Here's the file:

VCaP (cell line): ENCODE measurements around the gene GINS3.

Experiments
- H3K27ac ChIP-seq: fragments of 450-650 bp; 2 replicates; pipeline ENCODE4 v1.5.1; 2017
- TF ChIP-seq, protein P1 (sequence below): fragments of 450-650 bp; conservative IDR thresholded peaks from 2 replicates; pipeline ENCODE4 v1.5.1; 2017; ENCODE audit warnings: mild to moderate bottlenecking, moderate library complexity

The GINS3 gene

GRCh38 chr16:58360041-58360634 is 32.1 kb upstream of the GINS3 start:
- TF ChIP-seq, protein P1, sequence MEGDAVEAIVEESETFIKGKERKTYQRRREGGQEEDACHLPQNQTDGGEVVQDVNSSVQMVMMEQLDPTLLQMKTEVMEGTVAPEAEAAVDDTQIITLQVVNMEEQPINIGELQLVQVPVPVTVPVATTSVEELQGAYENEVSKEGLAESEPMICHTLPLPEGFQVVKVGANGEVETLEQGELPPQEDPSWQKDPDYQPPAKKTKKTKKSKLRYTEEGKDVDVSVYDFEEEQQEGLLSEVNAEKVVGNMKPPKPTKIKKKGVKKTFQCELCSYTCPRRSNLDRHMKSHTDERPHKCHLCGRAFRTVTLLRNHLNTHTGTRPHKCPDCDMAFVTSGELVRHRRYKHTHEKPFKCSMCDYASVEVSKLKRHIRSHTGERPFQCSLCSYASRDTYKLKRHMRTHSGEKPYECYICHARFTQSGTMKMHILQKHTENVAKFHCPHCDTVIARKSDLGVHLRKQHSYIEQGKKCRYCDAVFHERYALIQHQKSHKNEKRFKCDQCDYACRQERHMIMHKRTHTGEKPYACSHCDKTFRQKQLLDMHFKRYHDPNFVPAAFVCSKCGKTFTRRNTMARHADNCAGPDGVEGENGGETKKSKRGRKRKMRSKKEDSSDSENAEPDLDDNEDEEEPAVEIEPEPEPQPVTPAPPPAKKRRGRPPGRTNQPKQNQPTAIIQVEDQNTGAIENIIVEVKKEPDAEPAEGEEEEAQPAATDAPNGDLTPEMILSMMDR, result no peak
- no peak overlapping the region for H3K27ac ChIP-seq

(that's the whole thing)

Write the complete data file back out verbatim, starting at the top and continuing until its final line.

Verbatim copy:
VCaP (cell line): ENCODE measurements around the gene GINS3.

Experiments
- H3K27ac ChIP-seq: fragments of 450-650 bp; 2 replicates; pipeline ENCODE4 v1.5.1; 2017
- TF ChIP-seq, protein P1 (sequence below): fragments of 450-650 bp; conservative IDR thresholded peaks from 2 replicates; pipeline ENCODE4 v1.5.1; 2017; ENCODE audit warnings: mild to moderate bottlenecking, moderate library complexity

The GINS3 gene

GRCh38 chr16:58360041-58360634 is 32.1 kb upstream of the GINS3 start:
- TF ChIP-seq, protein P1, sequence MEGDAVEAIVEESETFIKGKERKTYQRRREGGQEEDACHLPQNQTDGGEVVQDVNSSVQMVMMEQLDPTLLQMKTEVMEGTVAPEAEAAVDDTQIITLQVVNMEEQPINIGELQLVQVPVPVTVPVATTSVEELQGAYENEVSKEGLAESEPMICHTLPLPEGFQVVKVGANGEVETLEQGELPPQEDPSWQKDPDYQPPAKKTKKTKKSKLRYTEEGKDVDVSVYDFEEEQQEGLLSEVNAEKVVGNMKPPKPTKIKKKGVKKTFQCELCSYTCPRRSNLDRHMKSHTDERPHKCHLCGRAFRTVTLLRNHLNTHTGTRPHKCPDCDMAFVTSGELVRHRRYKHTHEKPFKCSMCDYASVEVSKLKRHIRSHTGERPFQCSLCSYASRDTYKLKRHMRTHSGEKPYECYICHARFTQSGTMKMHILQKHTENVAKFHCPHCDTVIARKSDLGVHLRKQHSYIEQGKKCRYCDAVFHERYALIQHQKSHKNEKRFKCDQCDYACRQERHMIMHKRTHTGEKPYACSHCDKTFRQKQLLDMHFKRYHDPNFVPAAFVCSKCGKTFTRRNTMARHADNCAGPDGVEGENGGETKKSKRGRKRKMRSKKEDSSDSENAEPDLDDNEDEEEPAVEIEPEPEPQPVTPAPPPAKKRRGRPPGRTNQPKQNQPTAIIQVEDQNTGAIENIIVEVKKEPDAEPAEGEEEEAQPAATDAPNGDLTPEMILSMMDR, result no peak
- no peak overlapping the region for H3K27ac ChIP-seq